Tuesday, September 17, 2013

Be Gentle on Moms. We're New Here.

I have been a stay stay at home mom for about two and a half months now (HUGE answer to prayer.  Thank God for a husband that works hard so that I can stay home.)  This was what I wanted from the moment I found out that I was pregnant.  It has always been my heart's desire to be home with my babies when we had them.  So I was obviously ridiculously happy and excited.

It's been the hardest two and a half months, well,  pretty much ever.

Honestly, I feel guilty just admitting that.  But let me break it down, because for the uninitiated I know that statement sounds really selfish.  And I suppose that maybe it is, but just a little.  Even my husband doesn't understand what I mean when I say that it's the hardest thing I've ever done.  I suppose complaining about being tired and overwhelmed isn't helpful, but in the moment I always find it difficult to put a cohesive statement together about why, exactly, it is that what I have always said I wanted is also something that drives me to tears.

So here we go.  Let me try to explain.

A mom is no one and everyone-  A mom is no one.  She is no longer the artist, the singer, the corporate lawyer.  She is not the hardest working woman in her office, or the most successful and celebrated anything to anyone anymore.  Whatever it was that a stay at home mom used to find her identity in, however she defined herself (outside of the Lord obviously) is gone.  Which is ok at first.  Imperceptible even.  The honeymoon phase of baby snuggles and the idea of "open days" only lasts so long.  Eventually in it's place the stay at home mom will probably find some grief.  To the outsider this part may not make a whole lot of sense, and I totally get that, because I didn't understand until I experienced it either, but stay with me here.  The mom often grieves or mourns over what feels like the loss or death of her self.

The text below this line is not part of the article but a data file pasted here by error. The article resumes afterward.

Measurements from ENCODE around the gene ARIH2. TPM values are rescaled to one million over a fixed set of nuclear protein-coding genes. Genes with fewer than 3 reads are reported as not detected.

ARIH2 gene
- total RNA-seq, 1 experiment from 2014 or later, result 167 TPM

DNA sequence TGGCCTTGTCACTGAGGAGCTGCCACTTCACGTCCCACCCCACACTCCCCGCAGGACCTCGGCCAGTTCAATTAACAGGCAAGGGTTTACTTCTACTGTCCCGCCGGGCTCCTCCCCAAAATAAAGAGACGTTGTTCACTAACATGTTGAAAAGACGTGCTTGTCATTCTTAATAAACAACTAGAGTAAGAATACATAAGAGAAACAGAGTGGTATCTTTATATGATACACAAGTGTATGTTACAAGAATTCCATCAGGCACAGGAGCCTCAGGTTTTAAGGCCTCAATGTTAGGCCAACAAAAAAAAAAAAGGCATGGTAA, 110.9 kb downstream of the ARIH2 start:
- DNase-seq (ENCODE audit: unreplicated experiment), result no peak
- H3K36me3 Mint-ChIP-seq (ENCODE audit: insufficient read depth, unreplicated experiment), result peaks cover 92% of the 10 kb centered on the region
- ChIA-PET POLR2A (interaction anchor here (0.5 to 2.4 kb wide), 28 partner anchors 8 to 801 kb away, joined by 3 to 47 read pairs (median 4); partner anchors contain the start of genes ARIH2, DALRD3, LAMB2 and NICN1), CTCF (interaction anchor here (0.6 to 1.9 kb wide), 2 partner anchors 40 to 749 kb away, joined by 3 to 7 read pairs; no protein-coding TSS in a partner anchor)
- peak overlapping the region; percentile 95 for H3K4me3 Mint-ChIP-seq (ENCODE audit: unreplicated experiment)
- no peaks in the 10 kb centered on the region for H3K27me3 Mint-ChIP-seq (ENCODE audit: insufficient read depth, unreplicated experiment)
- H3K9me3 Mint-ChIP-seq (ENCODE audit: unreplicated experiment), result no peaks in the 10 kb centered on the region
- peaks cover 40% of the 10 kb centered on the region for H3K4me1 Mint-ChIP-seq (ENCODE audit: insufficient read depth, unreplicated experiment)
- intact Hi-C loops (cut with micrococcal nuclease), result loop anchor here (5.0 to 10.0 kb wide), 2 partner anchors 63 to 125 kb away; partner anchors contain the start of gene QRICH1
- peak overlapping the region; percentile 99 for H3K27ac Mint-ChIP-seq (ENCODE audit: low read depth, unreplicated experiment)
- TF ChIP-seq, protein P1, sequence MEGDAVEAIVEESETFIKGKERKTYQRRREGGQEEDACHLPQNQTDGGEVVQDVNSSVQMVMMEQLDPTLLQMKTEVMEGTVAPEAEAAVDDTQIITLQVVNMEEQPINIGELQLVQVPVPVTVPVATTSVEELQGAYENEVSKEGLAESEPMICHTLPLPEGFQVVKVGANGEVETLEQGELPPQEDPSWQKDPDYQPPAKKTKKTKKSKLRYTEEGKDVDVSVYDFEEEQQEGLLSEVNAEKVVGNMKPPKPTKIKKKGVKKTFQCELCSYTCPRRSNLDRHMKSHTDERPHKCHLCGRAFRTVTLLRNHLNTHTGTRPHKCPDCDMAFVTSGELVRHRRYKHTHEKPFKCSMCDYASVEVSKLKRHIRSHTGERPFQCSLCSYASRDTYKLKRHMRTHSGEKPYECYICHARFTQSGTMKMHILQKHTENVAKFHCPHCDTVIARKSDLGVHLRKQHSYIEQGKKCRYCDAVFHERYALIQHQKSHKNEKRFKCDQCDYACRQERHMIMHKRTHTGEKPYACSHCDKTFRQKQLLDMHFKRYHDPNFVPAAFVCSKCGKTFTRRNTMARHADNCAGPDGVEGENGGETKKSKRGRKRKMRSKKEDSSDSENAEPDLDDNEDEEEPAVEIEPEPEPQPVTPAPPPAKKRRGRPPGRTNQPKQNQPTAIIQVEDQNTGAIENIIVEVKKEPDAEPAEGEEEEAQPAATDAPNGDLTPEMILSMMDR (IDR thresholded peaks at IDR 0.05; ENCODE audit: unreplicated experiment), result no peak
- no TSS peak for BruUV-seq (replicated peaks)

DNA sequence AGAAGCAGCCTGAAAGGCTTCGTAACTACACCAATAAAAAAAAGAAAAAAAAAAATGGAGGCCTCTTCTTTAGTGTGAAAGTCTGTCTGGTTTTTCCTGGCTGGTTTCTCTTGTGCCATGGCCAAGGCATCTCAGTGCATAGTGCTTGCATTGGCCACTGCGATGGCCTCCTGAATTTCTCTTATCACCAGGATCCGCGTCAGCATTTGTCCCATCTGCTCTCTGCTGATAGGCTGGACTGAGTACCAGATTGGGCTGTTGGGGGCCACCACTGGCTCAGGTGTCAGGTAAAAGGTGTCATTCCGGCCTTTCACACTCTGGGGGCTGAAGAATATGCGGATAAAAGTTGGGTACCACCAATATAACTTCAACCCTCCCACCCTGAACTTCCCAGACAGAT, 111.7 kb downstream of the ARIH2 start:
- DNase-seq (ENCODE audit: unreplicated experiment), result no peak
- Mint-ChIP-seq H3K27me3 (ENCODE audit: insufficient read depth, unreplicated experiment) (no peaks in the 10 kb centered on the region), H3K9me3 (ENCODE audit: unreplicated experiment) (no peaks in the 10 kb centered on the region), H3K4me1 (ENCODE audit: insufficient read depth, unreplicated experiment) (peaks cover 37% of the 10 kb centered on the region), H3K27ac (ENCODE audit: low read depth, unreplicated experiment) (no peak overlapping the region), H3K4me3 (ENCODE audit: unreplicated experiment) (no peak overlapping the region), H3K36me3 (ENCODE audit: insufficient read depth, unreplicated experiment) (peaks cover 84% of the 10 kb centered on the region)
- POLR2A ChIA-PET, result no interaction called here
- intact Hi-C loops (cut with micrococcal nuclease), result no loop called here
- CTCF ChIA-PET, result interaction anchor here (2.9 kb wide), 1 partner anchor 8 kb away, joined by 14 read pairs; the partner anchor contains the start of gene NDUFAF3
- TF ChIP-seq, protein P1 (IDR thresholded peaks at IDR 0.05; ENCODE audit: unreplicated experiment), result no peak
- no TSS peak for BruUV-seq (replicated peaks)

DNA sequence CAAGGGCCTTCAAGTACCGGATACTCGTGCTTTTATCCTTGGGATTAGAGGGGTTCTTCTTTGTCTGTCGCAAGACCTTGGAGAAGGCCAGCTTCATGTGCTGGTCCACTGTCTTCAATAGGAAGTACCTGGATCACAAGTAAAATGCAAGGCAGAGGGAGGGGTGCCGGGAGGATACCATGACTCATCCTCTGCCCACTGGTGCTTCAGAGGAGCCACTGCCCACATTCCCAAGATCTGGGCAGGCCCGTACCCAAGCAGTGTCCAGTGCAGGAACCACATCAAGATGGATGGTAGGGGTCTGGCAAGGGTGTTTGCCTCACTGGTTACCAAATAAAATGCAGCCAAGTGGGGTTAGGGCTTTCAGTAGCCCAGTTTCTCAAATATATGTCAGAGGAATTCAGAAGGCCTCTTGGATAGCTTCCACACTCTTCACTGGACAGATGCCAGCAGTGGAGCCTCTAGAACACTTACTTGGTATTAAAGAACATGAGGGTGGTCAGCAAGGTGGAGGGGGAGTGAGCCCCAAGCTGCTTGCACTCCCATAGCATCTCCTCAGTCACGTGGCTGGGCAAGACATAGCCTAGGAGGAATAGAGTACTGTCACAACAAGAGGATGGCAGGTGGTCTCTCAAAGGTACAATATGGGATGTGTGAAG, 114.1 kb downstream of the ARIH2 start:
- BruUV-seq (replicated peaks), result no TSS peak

It's the little things, and they aren't always tangible or quantifiable, but it feels so easy to fade away into this mommy-haze.  Instead of thinking largely of her own and her husbands needs pre-baby, a mom might find an hour in a day to address her needs.  The most basic ones, usually.  It's a pretty intense death to self to go from girls-nights and coffee dates to simply feeling like you've gotten a break by showering alone, with no small child screaming on the other side of the curtain.

Some days you find yourself feeling like "woman" you no longer exists.  You are now "mom."  You change diapers, feed everyone, except yourself often, clean, do laundry, entertain, and occasionally you put on some makeup, and meet at the park with some other friends.  Mostly so you can all run after your children communally,  good luck holding an adult conversation.  You are no one, but you are also everyone.  You are a doctor, a sleep specialist, a food supply, a cook, a maid, a play-ground-referee, a chauffeur, a nutritionist, a comforter, a counselor, a disciplinarian, and anything else your child and spouse need on a daily basis.  You are everything to everyone, and sometimes that is an overwhelming reality.

A mom deals with incredible guilt all the time- This one isn't exclusive to stay at home moms.  I felt a ridiculous amount of guilt while I was working too.  The reality doesn't change, just the source of the guilt.  When you're working, the guilt lies in not being there for your child.  Not tucking them in at night, not kissing their knees when they scrape them at the park.  The guilt of waving goodbye to your distraught child as your drop them off at daycare, your friends house, your parents house, wherever.  You feel guilty for missing things.